Instead of a jury evaluating the testimony, Greer’s lone, subjective opinion of what constituted “clear and convincing” evidence determined Terri’s fate. In 2001 three appellate court judges rubber stamped Greer’s ruling, and Terri’s will was never re-adjudicated by any of the other 32 judges who subsequently heard various other aspects of the case.
In alleging that Terri wanted to die, Schiavo essentially claimed she held the man-centered, secular humanist worldview. His attorney, George Felos, argued Terri’s incapacitation was a “fate worse than death.”
While the Schindlers describe Terri’s death as “barbaric,” Felos uses the word “beautiful.”
Felos and his fellow right-to-die advocates and hospice industry leaders considered Schiavo v. Schindler the Roe v. Wade of hastened, assisted death – a “good death” as defined by secular humanists.
To be sure, Terri’s death was assisted and hastened. Despite residing at a hospice for more than five years, she was not terminally ill. The medical examiner who performed the autopsy on her body estimated she would have lived another decade if not for having been dehydrated to death.
Three years later, it is striking how many people purport to be Christian yet supported Terri’s killing as the “humane” or “merciful” course of action. Yet, Terri was neither suffering nor dying. What’s more, dehydrating someone to death could never be construed as humane or merciful. Rev. Frank Pavone, a priest who was with Terri during her final hours and minutes, puts it simply: “No amount of brain injury ever justifies denying a person proper humane care. That includes food and water.”
Even if Terri were suffering, there is redemption in suffering according to her Catholic faith. It unites the sufferers with Christ, makes them open to receive the grace of God and can help them experience a “good death,” according to the Christian worldview.
To be sure, the Schindlers suffered, as they futilely fought Schiavo after he discontinued Terri’s physical therapy in 1993 and warehoused her in nursing homes and hospices for the next 12 years while he pursued her death.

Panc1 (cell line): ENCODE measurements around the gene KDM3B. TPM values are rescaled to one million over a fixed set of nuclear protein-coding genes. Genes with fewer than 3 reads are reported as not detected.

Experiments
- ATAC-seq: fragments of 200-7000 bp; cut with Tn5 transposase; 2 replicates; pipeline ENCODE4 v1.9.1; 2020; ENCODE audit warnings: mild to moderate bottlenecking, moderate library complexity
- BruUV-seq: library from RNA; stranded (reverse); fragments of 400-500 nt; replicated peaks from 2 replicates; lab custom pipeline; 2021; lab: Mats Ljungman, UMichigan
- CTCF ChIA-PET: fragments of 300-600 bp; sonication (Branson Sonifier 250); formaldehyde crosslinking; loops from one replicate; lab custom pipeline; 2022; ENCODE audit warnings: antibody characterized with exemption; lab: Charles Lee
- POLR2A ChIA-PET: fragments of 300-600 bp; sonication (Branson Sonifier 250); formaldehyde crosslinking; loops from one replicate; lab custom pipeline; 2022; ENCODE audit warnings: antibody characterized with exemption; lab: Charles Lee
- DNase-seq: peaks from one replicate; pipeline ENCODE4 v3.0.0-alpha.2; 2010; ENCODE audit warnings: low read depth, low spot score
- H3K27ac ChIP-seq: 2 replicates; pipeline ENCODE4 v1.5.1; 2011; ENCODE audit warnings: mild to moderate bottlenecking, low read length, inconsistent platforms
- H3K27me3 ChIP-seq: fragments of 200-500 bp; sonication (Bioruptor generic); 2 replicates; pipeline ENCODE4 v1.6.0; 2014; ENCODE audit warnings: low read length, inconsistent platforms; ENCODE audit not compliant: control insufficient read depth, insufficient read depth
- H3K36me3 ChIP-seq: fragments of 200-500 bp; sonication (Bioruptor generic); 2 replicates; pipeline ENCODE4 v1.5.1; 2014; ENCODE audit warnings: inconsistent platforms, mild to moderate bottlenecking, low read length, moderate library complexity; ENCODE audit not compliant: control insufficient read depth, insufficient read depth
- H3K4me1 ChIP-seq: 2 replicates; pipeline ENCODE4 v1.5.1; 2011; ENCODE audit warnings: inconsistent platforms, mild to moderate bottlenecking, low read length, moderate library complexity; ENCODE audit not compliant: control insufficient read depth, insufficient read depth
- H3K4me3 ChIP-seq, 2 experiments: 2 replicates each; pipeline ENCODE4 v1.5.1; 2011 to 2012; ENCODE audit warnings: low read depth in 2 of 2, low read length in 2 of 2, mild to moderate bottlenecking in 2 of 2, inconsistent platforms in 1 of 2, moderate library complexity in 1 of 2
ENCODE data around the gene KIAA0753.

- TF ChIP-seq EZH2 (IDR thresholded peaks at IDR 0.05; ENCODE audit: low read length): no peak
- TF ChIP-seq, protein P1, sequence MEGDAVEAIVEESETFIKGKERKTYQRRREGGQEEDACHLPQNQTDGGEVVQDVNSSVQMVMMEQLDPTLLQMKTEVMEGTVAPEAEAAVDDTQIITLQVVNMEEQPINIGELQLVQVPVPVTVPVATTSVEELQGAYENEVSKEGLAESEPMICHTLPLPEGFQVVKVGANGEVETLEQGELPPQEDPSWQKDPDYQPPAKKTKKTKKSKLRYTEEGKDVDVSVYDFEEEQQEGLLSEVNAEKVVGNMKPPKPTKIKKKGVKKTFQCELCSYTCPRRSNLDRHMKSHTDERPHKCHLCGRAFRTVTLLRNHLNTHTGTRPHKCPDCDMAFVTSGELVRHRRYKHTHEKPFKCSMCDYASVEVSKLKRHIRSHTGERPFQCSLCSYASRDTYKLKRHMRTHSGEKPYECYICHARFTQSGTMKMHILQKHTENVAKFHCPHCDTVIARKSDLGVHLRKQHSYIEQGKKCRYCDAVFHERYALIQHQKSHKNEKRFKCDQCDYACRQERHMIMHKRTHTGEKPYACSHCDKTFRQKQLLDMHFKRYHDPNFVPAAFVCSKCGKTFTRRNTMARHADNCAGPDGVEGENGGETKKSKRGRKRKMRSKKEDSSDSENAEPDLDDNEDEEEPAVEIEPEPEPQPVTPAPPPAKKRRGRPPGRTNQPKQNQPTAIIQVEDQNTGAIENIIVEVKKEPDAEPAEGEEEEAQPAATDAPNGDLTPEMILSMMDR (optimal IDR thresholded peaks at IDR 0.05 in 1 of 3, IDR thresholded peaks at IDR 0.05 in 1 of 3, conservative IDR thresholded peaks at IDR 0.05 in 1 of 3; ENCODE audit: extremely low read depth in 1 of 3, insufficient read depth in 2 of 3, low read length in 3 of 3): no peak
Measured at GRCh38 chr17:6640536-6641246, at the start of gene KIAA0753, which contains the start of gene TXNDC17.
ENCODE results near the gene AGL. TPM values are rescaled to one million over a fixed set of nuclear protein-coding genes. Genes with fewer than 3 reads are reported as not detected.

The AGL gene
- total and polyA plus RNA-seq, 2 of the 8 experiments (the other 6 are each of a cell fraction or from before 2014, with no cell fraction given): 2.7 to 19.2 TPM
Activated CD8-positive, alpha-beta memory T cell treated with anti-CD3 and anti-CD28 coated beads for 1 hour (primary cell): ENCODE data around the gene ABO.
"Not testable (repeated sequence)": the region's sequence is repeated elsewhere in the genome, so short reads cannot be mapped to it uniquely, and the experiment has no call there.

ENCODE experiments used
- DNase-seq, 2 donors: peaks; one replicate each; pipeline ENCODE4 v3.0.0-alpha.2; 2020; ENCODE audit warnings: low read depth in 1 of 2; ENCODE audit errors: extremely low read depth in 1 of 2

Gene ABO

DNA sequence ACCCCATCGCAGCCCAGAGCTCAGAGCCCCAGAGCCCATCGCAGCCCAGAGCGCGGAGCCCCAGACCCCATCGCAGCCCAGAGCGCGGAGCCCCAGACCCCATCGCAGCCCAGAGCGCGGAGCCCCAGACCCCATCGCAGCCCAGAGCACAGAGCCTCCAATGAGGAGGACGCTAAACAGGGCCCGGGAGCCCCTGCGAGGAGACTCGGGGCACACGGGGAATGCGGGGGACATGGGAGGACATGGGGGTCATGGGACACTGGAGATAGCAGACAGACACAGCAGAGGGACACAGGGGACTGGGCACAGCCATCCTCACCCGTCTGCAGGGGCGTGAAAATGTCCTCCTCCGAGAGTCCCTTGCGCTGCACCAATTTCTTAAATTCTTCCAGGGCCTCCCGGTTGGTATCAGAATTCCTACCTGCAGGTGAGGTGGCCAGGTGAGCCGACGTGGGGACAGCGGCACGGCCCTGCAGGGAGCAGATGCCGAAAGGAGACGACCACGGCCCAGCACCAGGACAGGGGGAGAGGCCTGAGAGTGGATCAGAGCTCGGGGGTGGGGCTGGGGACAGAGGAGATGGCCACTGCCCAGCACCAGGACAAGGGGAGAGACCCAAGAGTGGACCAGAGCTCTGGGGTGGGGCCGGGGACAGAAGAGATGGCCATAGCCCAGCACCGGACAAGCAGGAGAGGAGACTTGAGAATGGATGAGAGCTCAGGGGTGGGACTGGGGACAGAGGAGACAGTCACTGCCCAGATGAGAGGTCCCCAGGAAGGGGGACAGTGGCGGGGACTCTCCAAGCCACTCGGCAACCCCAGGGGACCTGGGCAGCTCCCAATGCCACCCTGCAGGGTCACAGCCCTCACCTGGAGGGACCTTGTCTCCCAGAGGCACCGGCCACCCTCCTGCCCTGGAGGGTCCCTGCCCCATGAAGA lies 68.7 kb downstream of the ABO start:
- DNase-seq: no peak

The Catholic Church teaches that evil and suffering in the world come about because of man’s iniquities toward man. When God allows this evil and suffering to exist, He does so to accomplish a greater good.
What greater good does Terri’s death serve? Schindler attorney David Gibbs believes it sent a “clarion call” to America to “adopt the heart of God toward the ‘least of these,’” a reference to the biblical passage in the gospel of Matthew.
Put simply, Terri’s death is a call to arms for the God-fearing to fend off the death grip secular humanists have on the weakest and most vulnerable among us.
The Schindler family has dedicated itself to this cause, establishing the Terri Schindler Schiavo Foundation to help people with disabilities and the incapacitated avoid tragedies that reflect what Terri endured.
What can the rest of us do?
Archbishop Fulton J. Sheen once posed the question, “Will you be spectators of the cross?” Will we be like those who stood at the foot of the cross and watched Christ’s crucifixion but whose hearts weren’t changed by it? Or will we be moved like the centurion to stand up against the iniquities of men who don’t value life?
Only God knows whether Terri Schiavo’s tragic death was a “good death,” from the Christian perspective. But whether her death brings about a greater good is up to all of us.